We respectfully ask you to keep this in mind if you’re considering donating extra music to our station. While we appreciate every gift we receive, please check with us in advance to see if we have the need – or the room! – for your extra music. Ultimately, we might be able to save you time and shipping expenses!
A Christmas Visit
Volunteer music director Leah Radde had a special guest with whom to share the holidays this year: her sister, Lael, who flew up from Minnesota to see rural Alaska at its merriest – and, at times, coldest.
Lael is currently a sophomore at Sioux Center, Iowa’s Dordt College – Leah’s own alma mater. Although she was on Christmas vacation during her trip, Lael kept quite busy. She happily volunteered, behind-the-scenes, for our Christmas call-in program (see "Merry Christmas!", above) and spent some time in the studio during our morning show, which Leah hosts.
Leah even gave her sister the chance to help produce one of her regular programs: Music Detour, a themed music show that airs every other weekend. (As Leah happily described, Lael was given the chance to “hijack” the show.)
When not at KNOM, the Radde sisters kept quite active, even outdoors. They went skiing, ice skating, and snowshoeing, despite frigid weather around Christmas and New Year’s. As we go to press, wind chills are approaching or exceeding -40º in our area.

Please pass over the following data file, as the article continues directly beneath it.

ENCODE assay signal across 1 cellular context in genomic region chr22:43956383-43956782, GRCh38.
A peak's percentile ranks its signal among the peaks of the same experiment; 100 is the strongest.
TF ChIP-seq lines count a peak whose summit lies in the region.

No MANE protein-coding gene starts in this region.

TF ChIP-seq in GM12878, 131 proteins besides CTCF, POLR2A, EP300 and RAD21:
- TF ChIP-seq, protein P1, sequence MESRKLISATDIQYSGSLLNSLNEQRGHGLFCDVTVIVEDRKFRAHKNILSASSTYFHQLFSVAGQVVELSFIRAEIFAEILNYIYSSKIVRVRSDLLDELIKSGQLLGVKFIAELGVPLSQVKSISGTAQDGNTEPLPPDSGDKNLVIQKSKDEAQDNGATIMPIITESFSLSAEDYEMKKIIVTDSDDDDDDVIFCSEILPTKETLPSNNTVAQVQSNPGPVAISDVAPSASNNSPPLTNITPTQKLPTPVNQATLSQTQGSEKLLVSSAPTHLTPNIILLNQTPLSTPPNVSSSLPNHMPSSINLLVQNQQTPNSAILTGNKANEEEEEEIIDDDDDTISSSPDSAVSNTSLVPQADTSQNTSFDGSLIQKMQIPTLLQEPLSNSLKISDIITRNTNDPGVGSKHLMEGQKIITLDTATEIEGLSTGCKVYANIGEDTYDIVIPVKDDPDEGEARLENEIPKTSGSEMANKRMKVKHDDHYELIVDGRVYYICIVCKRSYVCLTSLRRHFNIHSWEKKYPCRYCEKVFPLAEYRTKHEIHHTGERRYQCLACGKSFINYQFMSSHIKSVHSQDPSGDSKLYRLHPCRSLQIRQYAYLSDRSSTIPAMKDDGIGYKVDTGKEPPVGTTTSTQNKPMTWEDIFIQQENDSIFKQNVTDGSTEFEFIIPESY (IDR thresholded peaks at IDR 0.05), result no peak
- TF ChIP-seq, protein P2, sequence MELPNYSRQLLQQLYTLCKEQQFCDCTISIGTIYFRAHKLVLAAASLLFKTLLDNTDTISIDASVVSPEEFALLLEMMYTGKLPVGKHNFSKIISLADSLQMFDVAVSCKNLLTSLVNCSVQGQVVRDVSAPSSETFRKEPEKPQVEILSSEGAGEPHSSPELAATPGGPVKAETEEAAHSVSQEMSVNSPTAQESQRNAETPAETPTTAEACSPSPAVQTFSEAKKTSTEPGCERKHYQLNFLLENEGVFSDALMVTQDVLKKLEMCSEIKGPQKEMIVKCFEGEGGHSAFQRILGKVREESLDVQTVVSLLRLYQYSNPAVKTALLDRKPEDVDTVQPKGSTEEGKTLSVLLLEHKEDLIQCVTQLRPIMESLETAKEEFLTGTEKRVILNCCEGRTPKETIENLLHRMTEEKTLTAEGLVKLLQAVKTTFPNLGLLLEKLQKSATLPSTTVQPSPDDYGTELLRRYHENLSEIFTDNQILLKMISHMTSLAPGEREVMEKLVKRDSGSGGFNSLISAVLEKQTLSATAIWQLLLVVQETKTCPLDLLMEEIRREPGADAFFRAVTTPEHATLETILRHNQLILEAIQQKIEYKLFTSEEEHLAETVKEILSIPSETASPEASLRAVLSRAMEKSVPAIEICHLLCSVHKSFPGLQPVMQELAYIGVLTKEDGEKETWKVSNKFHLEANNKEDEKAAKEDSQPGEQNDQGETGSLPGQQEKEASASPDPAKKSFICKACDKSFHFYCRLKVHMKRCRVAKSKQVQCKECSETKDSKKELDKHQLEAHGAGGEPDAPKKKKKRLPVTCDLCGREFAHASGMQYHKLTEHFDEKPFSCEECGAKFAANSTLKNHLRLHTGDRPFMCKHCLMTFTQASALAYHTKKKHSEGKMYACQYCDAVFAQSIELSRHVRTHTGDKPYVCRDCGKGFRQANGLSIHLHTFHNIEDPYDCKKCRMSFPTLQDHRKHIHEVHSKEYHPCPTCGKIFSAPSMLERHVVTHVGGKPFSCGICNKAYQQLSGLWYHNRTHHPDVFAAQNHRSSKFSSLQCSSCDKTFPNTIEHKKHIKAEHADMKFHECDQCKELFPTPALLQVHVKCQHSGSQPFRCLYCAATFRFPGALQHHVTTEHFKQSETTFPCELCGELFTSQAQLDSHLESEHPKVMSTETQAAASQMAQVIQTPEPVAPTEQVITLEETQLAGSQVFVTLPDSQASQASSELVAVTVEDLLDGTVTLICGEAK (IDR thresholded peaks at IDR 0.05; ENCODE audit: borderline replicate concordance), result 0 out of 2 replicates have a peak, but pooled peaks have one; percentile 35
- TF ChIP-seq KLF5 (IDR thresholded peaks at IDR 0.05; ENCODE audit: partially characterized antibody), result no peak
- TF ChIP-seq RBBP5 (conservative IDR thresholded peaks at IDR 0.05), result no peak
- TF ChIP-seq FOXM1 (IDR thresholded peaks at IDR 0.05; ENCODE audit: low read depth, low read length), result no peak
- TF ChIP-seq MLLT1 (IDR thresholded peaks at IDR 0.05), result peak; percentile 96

This day is a gift from God.
Will I keep it just for myself, or will I share it with others?
Life (and Weather) Imitates Art
Every year, the KNOM staff creates a completely new radio play for broadcast on Christmas Day. It’s an old tradition, and for the 2010 play, written and produced by volunteer Matty Guiffré, the story revolved around an all-too-familiar dilemma: severe winter weather.
It’s not just fiction: we’ve already seen several blizzards and multiple feet of snow in Nome, suspending air travel (our only means of long-distance transportation) and, at times, posing hazards to local residents. As we’ve done for four decades, KNOM has helped out by broadcasting weather warnings and by raising awareness of missing persons: crucial parts of our daily programming every winter.
So just how much snow does Western Alaska get? The 15-foot snow mounds at left – photographed in 2008 – say it all.